When restoring an antique gas engine, replacing broken or missing parts is a necessity. Sometimes, those parts no longer exist and a restorer must fabricate new parts. In order to preserve the otherwise natural, barn-fresh condition of an engine, some restorers will intentionally age the new pieces to give it an artificial, yet realistic-looking patina that matches the engine. In a matter of a few hours, a combination of heat and chemical reaction can add 100 years of “age” to a newly fabricated piece. For these collectors, the goal isn’t to deceive anyone – it’s simply to maintain the visual integrity of the engine they’re trying to restore.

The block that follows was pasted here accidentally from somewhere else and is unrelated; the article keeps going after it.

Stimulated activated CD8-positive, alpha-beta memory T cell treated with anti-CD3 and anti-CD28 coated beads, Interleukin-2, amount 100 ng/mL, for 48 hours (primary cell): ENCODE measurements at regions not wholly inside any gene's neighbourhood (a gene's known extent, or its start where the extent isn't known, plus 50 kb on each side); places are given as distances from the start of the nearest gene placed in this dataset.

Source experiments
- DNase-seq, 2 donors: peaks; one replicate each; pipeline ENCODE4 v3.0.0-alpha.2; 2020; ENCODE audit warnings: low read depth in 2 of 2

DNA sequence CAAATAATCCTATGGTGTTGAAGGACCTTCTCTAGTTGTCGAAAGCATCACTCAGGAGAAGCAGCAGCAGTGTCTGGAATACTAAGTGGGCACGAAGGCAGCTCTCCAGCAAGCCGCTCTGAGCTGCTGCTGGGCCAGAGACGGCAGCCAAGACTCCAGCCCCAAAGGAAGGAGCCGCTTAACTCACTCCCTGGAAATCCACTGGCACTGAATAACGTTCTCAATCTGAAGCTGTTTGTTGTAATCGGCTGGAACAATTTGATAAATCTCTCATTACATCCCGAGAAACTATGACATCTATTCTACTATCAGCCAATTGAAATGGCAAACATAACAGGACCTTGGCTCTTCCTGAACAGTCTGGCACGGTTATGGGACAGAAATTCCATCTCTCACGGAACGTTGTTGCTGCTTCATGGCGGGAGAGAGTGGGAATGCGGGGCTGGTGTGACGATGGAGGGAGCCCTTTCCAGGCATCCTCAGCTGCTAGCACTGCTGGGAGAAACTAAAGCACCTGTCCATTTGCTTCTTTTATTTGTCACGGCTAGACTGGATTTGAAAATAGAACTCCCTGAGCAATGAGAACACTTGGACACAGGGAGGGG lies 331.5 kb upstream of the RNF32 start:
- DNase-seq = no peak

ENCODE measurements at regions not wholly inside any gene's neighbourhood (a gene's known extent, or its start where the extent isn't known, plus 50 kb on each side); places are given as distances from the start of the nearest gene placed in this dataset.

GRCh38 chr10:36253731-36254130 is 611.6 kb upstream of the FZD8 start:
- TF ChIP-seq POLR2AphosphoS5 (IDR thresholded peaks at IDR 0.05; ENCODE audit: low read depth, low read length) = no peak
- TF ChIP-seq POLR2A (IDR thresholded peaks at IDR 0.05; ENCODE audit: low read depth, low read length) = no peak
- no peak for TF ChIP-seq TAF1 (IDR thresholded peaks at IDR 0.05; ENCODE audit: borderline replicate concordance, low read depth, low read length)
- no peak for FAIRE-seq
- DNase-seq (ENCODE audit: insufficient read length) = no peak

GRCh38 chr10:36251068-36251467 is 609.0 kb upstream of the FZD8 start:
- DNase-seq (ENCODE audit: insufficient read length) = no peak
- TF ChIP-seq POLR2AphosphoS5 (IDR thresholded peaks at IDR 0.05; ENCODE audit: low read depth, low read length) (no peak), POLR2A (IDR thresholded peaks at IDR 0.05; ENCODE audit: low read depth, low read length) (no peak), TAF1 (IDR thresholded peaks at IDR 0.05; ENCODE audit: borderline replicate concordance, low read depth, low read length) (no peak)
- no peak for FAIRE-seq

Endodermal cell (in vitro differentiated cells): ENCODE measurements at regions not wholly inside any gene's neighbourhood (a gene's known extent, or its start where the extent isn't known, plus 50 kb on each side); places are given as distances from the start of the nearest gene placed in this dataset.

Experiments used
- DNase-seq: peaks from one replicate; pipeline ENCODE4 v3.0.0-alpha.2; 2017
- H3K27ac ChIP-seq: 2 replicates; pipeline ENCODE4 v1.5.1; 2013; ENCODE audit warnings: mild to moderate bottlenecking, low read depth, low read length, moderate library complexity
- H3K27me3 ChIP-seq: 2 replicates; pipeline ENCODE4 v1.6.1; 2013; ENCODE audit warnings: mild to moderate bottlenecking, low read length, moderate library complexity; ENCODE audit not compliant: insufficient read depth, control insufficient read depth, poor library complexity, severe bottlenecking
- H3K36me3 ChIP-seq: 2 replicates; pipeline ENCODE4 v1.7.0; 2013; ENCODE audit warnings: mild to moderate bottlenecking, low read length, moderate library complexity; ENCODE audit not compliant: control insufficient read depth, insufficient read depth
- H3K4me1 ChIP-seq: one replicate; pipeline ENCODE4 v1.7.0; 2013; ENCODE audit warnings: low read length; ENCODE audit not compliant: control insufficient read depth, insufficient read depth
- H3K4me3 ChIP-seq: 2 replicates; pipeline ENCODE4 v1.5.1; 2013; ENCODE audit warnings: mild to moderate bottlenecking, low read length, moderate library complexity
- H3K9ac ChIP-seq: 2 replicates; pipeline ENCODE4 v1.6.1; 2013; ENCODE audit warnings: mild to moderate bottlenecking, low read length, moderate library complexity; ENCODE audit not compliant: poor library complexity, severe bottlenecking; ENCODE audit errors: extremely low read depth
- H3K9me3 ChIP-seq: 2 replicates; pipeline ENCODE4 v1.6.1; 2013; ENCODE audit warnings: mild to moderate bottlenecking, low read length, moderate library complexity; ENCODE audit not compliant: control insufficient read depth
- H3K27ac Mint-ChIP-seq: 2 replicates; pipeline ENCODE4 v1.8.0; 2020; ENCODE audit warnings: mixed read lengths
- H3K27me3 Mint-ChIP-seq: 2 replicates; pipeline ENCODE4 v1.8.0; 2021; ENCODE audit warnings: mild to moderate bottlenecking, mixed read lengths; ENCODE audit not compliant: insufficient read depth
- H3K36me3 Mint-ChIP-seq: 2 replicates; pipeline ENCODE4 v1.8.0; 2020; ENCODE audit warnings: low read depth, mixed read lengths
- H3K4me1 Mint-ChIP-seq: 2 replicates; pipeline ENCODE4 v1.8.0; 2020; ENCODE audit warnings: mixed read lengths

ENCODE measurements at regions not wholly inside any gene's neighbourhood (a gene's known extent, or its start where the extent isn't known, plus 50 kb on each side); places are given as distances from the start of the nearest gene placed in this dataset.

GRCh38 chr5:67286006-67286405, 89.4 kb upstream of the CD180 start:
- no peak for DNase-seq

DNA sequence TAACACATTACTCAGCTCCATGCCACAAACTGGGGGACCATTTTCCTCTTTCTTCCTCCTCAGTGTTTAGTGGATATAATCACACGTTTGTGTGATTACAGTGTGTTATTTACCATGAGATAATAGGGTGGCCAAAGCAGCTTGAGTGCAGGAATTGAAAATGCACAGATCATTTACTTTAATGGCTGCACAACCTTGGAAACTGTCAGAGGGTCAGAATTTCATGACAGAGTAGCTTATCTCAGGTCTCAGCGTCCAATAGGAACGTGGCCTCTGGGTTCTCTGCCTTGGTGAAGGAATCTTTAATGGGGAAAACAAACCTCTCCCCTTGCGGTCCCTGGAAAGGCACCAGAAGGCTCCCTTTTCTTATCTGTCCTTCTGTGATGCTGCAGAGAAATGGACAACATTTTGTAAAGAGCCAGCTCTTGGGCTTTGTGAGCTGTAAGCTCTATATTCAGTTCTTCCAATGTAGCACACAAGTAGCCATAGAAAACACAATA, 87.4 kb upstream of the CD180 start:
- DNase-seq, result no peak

Other collectors, mindful of the investment potential in antique gas engines, question this practice. Antique gas engines in complete, original condition hold greater value for some collectors when compared to engines that have been restored. For these collectors, the process of intentional aging represents an obstacle to guaranteeing authentic original condition. And while the restorer of a piece may be upfront about what pieces have been restored and intentionally aged, the provenance of the engine will likely get murkier the further removed that engine is from its restorer.
So what do you think about this practice? Take the poll and feel free to share your thoughts in the comments below: